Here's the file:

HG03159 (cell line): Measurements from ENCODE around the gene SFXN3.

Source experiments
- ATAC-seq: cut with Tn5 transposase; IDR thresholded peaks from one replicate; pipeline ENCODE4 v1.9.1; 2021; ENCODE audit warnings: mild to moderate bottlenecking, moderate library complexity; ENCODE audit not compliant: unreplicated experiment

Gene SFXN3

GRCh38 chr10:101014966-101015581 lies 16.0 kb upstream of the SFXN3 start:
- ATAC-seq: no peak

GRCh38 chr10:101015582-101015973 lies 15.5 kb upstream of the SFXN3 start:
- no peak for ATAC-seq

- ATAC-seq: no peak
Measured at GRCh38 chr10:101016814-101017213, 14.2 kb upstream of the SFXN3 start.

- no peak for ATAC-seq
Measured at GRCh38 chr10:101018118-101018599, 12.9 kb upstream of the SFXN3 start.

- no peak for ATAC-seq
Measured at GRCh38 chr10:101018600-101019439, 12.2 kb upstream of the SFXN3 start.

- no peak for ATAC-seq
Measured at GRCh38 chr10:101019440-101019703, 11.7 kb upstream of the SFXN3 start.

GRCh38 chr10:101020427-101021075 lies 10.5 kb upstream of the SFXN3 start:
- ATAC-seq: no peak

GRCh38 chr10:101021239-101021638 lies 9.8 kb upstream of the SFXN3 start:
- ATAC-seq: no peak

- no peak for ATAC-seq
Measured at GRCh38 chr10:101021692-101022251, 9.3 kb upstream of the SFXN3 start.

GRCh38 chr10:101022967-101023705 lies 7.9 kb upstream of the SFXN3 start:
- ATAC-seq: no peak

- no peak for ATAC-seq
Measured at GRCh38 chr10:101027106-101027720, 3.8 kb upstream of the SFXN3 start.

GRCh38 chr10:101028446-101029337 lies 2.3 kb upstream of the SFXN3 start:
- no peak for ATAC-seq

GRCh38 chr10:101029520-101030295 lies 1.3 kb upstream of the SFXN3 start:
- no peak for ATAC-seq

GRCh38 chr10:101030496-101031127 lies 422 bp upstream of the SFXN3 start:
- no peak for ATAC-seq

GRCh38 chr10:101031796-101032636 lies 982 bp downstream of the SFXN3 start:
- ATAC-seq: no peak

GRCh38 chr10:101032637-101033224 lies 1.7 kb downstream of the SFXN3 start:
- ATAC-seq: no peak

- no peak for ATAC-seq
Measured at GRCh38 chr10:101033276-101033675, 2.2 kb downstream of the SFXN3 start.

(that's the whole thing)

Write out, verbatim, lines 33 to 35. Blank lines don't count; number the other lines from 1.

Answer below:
GRCh38 chr10:101031796-101032636 lies 982 bp downstream of the SFXN3 start:
- ATAC-seq: no peak

GRCh38 chr10:101032637-101033224 lies 1.7 kb downstream of the SFXN3 start: